Although "Smoke Gets In Your Eyes" was one of the top tunes of 1933, IBM did not have those song lyrics in mind when it marketed in the catalog shown below a complete line of fire alarm equipment for industrial and institutional facilities.
Among the IBM fire alarm equipment were the 4200-2, 4205-2 and 4210-1 control panels; 4245-1 and 4248-1 control cabinets; 4250-1 break glass stations; 4260-1 and 4270-1 flush code stations, and signals, such as the 4025-8 single stroke bell and 4030-1 non-contact horn.
Prices for IBM fire alarm control cabinets in the 1930s ranged from $96 to $384, depending on the cabinet's size and number of circuits, and customers could order individual fire alarm stations at prices varying from $6.00 up to $31.20.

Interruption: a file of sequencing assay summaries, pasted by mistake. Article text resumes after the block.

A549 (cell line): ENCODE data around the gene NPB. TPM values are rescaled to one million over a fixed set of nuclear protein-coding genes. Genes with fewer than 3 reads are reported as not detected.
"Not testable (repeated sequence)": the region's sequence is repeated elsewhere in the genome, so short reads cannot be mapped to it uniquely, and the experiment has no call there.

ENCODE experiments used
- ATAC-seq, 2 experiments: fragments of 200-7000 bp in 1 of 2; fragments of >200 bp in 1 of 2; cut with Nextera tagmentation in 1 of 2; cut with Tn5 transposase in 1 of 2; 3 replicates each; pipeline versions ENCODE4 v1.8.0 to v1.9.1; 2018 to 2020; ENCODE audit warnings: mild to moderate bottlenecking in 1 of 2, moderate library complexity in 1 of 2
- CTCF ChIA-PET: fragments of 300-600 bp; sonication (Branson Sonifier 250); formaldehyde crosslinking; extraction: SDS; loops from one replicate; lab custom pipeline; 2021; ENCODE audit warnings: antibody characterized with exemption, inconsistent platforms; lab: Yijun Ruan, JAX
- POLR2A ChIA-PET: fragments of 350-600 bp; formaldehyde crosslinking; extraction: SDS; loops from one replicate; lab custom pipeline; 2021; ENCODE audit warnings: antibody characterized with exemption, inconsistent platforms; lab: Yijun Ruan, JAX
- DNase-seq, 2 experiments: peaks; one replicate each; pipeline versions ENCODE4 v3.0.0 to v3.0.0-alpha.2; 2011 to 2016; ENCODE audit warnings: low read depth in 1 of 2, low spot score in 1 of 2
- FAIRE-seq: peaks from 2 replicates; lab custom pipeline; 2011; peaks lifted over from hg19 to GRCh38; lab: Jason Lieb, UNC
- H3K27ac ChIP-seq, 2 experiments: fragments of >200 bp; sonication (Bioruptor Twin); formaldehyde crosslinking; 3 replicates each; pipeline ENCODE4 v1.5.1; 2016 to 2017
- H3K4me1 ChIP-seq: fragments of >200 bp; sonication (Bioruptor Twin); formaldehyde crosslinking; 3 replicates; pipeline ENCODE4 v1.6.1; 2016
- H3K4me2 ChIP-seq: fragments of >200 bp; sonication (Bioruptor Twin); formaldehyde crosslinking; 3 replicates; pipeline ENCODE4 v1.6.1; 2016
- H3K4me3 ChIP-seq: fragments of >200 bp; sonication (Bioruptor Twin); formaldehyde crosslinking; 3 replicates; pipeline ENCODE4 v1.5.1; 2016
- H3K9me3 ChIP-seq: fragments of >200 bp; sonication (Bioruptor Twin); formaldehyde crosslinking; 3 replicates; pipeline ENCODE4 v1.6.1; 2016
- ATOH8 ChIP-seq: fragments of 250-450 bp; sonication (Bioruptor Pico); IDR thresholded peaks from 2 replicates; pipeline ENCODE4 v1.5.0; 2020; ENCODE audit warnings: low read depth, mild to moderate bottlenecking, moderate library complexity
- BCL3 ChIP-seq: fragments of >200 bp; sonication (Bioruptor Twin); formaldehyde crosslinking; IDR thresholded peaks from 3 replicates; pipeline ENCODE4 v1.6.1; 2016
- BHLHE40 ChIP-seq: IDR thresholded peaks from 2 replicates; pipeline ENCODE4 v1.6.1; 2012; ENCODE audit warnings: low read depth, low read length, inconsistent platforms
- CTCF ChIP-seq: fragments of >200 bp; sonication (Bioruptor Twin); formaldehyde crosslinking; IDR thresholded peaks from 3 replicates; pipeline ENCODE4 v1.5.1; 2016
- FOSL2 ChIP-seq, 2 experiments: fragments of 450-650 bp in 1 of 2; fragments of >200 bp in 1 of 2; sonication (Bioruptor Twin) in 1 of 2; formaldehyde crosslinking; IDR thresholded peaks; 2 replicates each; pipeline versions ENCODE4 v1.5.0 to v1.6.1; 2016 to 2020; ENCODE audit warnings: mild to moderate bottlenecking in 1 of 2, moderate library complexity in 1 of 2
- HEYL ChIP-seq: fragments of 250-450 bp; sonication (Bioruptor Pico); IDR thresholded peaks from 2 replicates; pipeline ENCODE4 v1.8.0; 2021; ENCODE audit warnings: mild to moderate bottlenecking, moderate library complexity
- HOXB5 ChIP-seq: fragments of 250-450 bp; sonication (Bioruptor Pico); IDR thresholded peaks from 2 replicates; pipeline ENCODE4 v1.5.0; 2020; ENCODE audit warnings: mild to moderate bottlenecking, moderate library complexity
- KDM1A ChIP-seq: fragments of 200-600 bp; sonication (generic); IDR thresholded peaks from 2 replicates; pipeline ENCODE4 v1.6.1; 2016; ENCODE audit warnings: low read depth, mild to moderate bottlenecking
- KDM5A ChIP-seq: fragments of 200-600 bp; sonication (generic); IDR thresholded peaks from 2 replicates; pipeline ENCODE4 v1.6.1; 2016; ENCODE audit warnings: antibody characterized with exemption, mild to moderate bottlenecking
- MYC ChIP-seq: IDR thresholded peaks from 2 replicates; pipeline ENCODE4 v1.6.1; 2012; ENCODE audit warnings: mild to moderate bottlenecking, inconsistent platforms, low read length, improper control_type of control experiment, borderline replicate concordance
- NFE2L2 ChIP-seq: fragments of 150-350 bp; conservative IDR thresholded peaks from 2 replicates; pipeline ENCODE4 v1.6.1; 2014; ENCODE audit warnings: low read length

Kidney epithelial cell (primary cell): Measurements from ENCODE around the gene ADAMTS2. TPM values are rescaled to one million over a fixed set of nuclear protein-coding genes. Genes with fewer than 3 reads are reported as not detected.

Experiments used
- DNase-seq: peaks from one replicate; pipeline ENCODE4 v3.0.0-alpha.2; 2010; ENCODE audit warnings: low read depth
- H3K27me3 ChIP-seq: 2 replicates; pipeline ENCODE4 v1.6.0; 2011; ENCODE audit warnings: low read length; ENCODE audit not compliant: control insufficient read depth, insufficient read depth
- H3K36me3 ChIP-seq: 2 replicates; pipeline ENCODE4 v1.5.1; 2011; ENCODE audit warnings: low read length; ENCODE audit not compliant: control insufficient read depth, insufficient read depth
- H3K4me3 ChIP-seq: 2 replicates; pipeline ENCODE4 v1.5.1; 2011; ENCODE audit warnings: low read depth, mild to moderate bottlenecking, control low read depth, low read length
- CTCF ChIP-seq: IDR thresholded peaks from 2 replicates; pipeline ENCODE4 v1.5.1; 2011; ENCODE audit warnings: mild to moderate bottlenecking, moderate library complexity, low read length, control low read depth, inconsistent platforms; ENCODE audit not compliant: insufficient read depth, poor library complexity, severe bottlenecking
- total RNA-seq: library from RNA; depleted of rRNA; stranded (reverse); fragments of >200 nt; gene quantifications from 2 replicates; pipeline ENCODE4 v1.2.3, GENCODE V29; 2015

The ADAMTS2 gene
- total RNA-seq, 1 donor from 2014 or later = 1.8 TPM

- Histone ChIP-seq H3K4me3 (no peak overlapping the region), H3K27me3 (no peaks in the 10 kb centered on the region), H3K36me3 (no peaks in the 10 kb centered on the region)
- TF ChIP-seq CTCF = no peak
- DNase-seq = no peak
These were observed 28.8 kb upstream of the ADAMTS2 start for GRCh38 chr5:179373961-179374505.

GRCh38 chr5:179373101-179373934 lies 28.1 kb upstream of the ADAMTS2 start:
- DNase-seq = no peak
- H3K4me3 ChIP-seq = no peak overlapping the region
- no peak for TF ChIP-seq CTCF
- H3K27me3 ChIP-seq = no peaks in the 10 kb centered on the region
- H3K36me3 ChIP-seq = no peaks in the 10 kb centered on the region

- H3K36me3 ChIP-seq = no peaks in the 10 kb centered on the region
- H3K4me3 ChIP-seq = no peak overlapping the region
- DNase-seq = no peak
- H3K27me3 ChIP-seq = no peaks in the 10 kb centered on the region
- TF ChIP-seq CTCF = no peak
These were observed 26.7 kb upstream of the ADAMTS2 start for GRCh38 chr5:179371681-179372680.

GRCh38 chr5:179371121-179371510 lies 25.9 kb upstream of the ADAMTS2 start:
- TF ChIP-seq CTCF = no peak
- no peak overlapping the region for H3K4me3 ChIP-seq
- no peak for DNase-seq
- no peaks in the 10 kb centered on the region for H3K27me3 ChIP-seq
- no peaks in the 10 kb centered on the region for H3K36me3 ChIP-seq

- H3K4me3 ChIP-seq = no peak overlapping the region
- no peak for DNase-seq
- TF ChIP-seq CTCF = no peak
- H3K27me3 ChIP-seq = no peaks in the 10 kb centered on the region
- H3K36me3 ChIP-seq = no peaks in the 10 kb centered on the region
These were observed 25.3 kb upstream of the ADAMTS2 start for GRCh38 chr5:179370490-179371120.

All of the latest engineering features of the time were incorporated into these systems. For example, IBM's 4250 break glass station required no lever or hammer to break the glass. Instead, all that was necessary to activate an alarm was a slight blow with the hand on a metal push plate, thus eliminating the danger of injuries from shattered glass.